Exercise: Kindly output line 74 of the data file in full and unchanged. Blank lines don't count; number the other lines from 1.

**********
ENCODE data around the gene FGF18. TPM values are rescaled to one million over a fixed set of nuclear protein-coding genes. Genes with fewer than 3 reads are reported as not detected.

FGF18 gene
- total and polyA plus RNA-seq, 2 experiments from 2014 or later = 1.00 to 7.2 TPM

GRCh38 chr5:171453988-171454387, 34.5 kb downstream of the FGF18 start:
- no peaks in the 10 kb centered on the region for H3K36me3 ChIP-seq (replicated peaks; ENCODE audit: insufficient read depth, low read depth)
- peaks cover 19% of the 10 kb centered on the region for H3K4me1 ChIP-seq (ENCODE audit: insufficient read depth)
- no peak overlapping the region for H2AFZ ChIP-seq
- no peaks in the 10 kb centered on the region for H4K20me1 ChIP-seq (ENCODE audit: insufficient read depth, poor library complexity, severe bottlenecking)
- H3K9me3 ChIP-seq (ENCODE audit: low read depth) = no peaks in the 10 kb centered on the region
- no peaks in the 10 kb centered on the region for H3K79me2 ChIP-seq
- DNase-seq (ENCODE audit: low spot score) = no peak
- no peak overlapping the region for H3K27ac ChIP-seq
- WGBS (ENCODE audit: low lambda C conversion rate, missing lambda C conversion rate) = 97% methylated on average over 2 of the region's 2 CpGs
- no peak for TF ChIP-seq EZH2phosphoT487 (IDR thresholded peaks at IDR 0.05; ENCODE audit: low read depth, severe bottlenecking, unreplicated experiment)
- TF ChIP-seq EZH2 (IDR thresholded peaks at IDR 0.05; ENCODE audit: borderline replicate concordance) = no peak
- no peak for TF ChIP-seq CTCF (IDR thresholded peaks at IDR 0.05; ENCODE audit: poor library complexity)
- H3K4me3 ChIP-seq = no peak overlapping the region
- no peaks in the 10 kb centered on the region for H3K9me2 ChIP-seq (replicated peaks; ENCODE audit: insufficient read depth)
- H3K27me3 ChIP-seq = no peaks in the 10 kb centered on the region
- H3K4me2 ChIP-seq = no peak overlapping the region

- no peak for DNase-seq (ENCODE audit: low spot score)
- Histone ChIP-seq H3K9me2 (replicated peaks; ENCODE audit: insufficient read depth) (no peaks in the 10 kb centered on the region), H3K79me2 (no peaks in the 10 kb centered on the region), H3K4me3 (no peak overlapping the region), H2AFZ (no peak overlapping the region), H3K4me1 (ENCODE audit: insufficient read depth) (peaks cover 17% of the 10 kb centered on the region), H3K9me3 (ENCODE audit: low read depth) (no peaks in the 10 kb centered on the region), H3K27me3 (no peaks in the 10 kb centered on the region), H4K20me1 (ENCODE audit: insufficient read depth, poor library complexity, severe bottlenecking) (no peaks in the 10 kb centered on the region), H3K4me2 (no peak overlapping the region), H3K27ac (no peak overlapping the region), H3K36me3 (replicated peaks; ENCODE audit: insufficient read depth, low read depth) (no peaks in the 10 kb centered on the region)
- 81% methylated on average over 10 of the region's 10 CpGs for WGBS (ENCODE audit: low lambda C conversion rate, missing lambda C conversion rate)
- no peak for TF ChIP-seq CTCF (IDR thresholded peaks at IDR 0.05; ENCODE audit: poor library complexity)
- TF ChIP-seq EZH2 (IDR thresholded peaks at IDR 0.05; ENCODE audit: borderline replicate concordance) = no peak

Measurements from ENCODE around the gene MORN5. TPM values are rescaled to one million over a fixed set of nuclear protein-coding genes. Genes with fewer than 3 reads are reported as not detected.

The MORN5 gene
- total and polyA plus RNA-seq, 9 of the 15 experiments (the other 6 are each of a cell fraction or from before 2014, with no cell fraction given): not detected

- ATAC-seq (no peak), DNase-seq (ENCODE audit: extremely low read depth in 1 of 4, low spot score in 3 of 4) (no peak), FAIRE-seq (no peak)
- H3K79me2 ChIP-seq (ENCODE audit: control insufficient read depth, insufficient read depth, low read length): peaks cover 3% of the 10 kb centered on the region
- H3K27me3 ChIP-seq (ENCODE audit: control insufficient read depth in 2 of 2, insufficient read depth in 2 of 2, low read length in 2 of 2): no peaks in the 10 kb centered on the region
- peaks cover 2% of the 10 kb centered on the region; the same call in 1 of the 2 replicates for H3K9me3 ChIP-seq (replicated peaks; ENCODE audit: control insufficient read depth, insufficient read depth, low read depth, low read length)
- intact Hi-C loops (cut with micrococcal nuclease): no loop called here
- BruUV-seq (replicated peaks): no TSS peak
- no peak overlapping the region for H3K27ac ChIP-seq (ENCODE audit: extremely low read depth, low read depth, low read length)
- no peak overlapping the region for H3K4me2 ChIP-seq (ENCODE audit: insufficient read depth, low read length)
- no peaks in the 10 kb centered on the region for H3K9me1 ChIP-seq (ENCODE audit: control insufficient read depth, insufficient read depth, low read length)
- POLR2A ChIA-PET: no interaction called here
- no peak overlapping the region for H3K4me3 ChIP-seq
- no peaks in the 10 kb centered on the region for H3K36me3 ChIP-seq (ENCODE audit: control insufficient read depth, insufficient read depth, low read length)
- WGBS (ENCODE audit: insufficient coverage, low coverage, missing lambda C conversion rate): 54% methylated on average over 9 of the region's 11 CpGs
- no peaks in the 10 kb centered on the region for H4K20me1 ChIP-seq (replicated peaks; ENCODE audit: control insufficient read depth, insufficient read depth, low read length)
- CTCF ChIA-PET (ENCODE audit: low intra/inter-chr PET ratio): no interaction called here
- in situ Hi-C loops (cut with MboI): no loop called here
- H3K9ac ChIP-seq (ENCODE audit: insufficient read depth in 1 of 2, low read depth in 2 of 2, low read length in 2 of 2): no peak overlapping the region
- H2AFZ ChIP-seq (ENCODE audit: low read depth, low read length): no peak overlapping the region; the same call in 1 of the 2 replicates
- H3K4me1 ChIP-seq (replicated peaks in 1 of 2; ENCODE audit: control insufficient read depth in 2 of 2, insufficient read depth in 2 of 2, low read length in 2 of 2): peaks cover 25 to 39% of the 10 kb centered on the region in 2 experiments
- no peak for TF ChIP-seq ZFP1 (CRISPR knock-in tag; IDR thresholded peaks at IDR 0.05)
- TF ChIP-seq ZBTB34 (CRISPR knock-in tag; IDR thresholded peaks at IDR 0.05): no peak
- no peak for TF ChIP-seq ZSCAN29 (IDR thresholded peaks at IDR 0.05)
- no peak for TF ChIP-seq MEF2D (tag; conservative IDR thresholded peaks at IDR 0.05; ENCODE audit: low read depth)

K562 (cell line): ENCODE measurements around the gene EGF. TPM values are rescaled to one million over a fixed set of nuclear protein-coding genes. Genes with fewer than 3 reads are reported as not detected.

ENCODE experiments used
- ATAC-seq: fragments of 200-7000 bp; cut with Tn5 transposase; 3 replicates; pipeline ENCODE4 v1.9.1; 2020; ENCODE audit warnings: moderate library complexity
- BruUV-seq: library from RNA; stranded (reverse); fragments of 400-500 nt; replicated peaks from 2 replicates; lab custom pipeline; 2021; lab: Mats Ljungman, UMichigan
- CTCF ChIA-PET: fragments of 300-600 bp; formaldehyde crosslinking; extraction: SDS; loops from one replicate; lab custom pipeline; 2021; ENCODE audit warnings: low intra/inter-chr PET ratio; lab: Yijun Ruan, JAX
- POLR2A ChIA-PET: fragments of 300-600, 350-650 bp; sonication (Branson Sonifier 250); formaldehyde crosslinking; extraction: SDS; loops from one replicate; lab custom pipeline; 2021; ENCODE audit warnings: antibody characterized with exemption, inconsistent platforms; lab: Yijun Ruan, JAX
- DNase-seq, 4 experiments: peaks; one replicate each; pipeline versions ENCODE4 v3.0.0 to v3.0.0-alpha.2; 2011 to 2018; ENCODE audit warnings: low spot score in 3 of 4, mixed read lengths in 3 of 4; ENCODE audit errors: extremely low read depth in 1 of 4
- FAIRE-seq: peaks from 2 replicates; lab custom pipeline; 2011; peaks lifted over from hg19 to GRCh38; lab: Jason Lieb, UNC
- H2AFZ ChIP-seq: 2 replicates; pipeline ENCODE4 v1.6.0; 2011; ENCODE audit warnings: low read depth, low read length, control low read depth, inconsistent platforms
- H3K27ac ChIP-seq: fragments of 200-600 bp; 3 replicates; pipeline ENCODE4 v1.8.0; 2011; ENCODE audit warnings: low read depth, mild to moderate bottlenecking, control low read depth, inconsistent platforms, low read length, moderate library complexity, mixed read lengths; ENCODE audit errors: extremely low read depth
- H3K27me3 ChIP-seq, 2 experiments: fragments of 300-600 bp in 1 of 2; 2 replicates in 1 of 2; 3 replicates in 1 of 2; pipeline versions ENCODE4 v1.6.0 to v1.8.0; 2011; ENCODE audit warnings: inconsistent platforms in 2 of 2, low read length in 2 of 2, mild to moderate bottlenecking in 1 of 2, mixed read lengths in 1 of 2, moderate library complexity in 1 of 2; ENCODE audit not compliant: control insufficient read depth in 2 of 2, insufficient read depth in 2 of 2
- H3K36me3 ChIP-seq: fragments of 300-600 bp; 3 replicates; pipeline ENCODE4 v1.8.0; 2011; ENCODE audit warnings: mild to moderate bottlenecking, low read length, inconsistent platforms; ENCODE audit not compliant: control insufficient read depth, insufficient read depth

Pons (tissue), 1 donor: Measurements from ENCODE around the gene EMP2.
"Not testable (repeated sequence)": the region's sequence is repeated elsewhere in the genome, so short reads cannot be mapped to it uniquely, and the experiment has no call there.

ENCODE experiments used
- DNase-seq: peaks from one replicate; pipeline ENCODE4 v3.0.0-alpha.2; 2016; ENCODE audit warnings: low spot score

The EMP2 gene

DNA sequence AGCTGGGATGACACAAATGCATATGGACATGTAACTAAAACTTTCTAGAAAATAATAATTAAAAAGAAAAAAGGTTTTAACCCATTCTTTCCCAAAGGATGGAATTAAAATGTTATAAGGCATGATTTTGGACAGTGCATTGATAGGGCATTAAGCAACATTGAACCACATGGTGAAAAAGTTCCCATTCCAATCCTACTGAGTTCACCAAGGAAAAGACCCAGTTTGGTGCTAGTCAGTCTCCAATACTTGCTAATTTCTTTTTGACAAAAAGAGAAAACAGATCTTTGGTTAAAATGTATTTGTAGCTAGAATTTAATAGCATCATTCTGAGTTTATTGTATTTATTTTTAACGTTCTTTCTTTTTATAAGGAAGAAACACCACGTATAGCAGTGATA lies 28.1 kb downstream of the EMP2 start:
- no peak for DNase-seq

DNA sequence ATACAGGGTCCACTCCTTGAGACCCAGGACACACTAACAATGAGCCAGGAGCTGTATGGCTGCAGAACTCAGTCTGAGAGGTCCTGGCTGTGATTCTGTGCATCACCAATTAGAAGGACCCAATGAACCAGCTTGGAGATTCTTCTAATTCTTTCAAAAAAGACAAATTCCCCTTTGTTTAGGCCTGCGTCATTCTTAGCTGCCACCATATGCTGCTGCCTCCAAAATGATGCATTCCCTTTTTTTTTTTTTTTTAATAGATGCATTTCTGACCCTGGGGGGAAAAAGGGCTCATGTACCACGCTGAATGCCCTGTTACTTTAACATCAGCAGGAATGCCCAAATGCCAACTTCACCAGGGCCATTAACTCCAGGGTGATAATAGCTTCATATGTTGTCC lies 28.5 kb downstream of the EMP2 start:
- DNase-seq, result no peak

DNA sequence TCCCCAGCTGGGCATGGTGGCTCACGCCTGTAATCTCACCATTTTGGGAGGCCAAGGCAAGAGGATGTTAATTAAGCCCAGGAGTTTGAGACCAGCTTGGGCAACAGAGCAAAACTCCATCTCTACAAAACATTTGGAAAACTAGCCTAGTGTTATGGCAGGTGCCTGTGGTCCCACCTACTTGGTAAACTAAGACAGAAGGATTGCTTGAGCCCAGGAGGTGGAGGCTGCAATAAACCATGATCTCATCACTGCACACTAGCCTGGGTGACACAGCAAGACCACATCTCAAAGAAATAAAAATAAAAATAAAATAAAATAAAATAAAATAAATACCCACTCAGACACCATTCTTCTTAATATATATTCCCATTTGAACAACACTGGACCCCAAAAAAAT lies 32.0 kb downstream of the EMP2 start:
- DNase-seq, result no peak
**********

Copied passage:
- DNase-seq, result no peak